Communication

Communication:

2) b. Interpersonal Rapport

3) a.The art and technique of using words effectively to impart information or ideas.

*thefreedictionary.com

 
It has taken me 30 years to get to a place where I can have a conversation with my mother and forgo being defensive. Instead, I’ve learned how to be the kind of listener and conversation partner that I hope I usually am with my friends.

Example A.

Mom: You should really do XXXX.
Old Marlen: No, no, no…that won’t work.
New Marlen: Thank you. That’s a good idea and I’ll think about it.

I have had to work very hard to hear her ideas and suggestions as not criticisms, but as her own attempt to give input. This is a major step forward for me! Is this what professionals refer to as "the symbolic death of the parent"? I’ve come to respond to my mother in a different way…

Moreover, I have learned to think about validating her emotions in our conversations and re-thinking my input.

Example B.

Mom: Business hasn’t been very good since the hurricane. Finishing the new house is driving me crazy.
Old Marlen: Well, what would you expect? You never should have bought a new house just after starting a new business.
New Marlen: Sounds like you are very stressed. It must be a difficult situation for you.

Today’s blog entry is in honor of communication. Truly listening to and responding to my mother in a way that takes care of her and shows that I appreciate her ideas and understand her sorrows.

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Communication

Communication:

2) b. Interpersonal Rapport

3) a.The art and technique of using words effectively to impart information or ideas.

*thefreedictionary.com

 
It has taken me 30 years to get to a place where I can have a conversation with my mother and forgo being defensive. Instead, I’ve learned how to be the kind of listener and conversation partner that I hope I usually am with my friends.

Example A.

Mom: You should really do XXXX.
Old Marlen: No, no, no…that won’t work.
New Marlen: Thank you. That’s a good idea and I’ll think about it.

I have had to work very hard to hear her ideas and suggestions as not criticisms, but as her own attempt to give input. This is a major step forward for me! Is this what professionals refer to as "the symbolic death of the parent"? I’ve come to respond to my mother in a different way…

Moreover, I have learned to think about validating her emotions in our conversations and re-thinking my input.

Example B.

Mom: Business hasn’t been very good since the hurricane. Finishing the new house is driving me crazy.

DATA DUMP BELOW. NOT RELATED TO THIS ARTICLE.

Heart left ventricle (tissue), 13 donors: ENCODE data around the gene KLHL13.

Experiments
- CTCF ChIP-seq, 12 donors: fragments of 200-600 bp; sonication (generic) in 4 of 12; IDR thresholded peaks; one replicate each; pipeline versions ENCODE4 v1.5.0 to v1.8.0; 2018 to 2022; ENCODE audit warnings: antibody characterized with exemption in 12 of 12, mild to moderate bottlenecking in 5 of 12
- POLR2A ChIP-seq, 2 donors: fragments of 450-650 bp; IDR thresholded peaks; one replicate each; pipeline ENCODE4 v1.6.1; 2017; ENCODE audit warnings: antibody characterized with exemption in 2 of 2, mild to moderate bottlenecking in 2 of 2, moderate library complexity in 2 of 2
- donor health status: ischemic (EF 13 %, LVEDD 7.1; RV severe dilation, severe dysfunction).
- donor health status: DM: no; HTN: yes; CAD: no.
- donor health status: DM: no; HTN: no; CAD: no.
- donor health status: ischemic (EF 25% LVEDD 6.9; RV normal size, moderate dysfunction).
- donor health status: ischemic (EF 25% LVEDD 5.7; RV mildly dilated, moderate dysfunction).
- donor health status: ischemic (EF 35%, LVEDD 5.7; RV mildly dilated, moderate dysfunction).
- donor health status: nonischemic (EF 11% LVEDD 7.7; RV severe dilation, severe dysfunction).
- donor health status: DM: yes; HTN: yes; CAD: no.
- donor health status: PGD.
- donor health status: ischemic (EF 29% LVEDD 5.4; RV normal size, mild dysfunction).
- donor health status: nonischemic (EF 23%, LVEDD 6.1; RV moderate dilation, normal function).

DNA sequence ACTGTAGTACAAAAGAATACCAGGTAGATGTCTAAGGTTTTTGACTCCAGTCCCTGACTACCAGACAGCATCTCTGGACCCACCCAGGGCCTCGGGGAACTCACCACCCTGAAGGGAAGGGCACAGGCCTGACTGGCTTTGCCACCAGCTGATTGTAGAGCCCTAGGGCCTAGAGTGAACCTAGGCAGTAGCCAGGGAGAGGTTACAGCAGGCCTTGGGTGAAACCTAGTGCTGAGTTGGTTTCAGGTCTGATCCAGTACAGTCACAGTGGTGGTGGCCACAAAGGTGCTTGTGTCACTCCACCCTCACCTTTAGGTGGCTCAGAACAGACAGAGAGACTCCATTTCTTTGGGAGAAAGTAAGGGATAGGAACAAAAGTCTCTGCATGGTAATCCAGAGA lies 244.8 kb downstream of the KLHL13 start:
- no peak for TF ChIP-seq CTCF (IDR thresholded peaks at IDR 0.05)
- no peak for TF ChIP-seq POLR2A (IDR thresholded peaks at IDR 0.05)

Old Marlen: Well, what would you expect? You never should have bought a new house just after starting a new business.
New Marlen: Sounds like you are very stressed. It must be a difficult situation for you.

Today’s blog entry is in honor of communication. Truly listening to and responding to my mother in a way that takes care of her and shows that I appreciate her ideas and understand her sorrows.

12 Comments Add yours

  1. Kim says:

    With some parents you can only talk about the weather. I COMPLETELY understand this. (everything you just said) In fact, I need to catch up on your blog (this one).PS What are you reading on the plane on the way home?

  2. marlen says:

    Kim – thanks so much for reading! I know blogs can be difficult (endless musings on things far too personal to really comprehend), so I’m trying to keep things short and simple!What am I reading on the plane? That’s a good question! I just started Wilkie Collins’ Armadale, and it’s rather voluminous, so that might last me until the plane ride! I’ve started a number of books recently that I just couldn’t finish – Vampire Lestat, Rule of Four, The Red Tent…and I still have a lot of books in my apt that I will have to get rid of in 4 weeks – but this one caught my interest from the get-go…Any rec’s?

  3. Kim says:

    Oh hmm, Marlen, I am so sleep deprived at the moment, my right and left brain are fighting each other (learning a new language, and can’t even think in once language). I total have to read ALL of this blog. I packed three books in my carry on when leaving the USA, and my moleskin and was so worried about my cats that were traveling with me, (two plane trips and had NO clue if the animals got transfered..until I was on the second plane. It was just after the holiday season when I left, and I read Holidays on Ice. Made me laugh out loud on the plan at times. And it is JUST enough to read and let you think about either leaving home or going home. (in my opinion). But I haven’t gone home yet, so I don’t know. 🙂 Will give it some thought after I read your blog more…off to bed for me…

  4. Kim says: